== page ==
What this also means is that sensors such as the torque sensor used by Honda on their output shaft must also be homologated for use, and must be made available to other teams for the same price as Honda pay. Honda would also have to submit ECU logic to manage the output from the torque sensor, allowing the other factories to use it if they wished.

In contrast to the sensor package, the output side of the ECU would remain unregulated. Modules, actuators and ignition would all be free, meaning that each manufacturer can choose whichever fuel injectors, ignition coils, fuel pumps, regulators etc they please.

As the unified software controls the outputs from the ECU, the action of devices such as injectors and ignition timing has less of an impact than the sensors.

MotoGP’s Spec ECU

Speaking to French website OffBikes, Magneti Marelli engineer Marco Venturi gave an idea of the capabilities of the spec Magneti Marelli ECU, the AGO 340 ECU.

The ECU has two central processors, a 264 MHz 32-bit PowerPC chip managing analog and digital inputs, and running the CAN bus, and an 800 MHz 32-bit dual core processor which actually runs the vehicle dynamics software, which controls the behavior of the bike, and runs the data logger.

The data logger can handle 1024 channels and log at rates of between 1Hz and 1KHz, up to a total of 8GB of data.

The basic sensor package used by most factories uses around 26 different sensor inputs, such as throttle position, suspension travel, pneumatic valve control, etc, as well as inputs from the ECU’s internal sensors (accelerometers, temperature and voltage), and the inputs from the inertial platform (which consists of 6 accelerometers and 6 gyroscopes).

Black Magic: The ECU Software

Of course, the real magic in motorcycle electronics is in the software used to control the behavior of the bike. Traction control, launch control, engine braking, power delivery, all of these are controlled by programs written by engineers and loaded onto the ECU.

Currently, each factory can write its own programs, giving them great control over the way the bike behaves.

The software engineers writing these programs are free to pick and choose which sensor inputs they believe are relevant, combine and manipulate those inputs in whatever way they see fit, and then decide how to control engine power and torque based on the results of that data manipulation.

This means that the software for each manufacturer can behave differently. One factory may use sensors on the front forks to measure fork extension, and use that to control wheelies.

Another factory may use data from the gyroscopes and accelerometers to detect the bike starting to shift its weight from the front wheel to the rear, and control wheelies when the rate at which that changes becomes too high.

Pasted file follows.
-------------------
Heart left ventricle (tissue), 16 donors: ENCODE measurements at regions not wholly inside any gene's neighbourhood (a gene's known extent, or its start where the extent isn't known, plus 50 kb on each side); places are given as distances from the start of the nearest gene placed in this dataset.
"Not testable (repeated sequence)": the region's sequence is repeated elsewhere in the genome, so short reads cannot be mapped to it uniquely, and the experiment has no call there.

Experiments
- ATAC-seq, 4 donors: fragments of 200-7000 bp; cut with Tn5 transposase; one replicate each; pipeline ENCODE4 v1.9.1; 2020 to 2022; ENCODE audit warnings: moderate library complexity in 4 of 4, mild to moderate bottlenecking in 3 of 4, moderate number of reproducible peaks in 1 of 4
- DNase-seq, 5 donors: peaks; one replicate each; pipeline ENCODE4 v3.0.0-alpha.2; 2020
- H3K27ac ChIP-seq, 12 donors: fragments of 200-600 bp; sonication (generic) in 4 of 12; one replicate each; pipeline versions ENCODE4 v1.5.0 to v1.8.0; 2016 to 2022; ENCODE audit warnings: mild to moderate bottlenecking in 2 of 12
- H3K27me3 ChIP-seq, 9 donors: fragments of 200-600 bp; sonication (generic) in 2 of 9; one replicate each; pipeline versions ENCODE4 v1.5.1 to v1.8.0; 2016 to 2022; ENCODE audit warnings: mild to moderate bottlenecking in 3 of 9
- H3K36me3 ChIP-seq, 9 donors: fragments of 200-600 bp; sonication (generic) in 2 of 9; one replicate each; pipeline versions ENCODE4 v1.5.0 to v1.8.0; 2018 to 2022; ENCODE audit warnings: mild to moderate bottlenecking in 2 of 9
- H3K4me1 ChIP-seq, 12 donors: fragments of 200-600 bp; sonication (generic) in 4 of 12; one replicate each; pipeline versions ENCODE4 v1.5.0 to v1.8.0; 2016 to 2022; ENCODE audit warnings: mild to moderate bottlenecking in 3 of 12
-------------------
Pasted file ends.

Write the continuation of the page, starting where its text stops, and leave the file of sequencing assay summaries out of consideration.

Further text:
Such differences appear in every area, the characteristics of each bike determined to an extent by software. How well a bike gets out of a corner, how easy they are to launch off the line, how well they are to handle braking for a corner are all determined to a greater or lesser extent by the software they use.

That software is what is to change for 2016. Every bike on the MotoGP grid will use the so-called unified software, the common software written by Magneti Marelli.

The unified software is based on the current version of the Open class software, with additional input from the three manufacturers who were in MotoGP when the move to spec software was agreed. Here, too there will be changes, though.

Corrado Cecchinelli explains again: “The agreement, which is ratified in an FIM document, is that the software will start as close replica of the current Open riders software,” Cecchinelli said.

“It will just be ported into full torque system, which means that all the strategies will have a torque reduction as an output, and not a throttle reduction, so you have to have a good model of your engine. But the software strategies will be the same as the current Open riders.”

“Only the platform will be pure torque, and of course it will be written so that it may work on the factory machines and all engines. So it has to address for instance more refined pneumatic timing systems, seamless gearboxes and so on. But this is nothing conceptual, it’s just sort of porting the strategies into a more universal platform.”

Torque vs. Alpha N

Porting to a torque-based system is a major improvement. At the moment, the current Open class software uses the so-called Alpha N system, which measures throttle opening and engine RPM. This provides very simplistic control of the engine, which tends to be slow to react.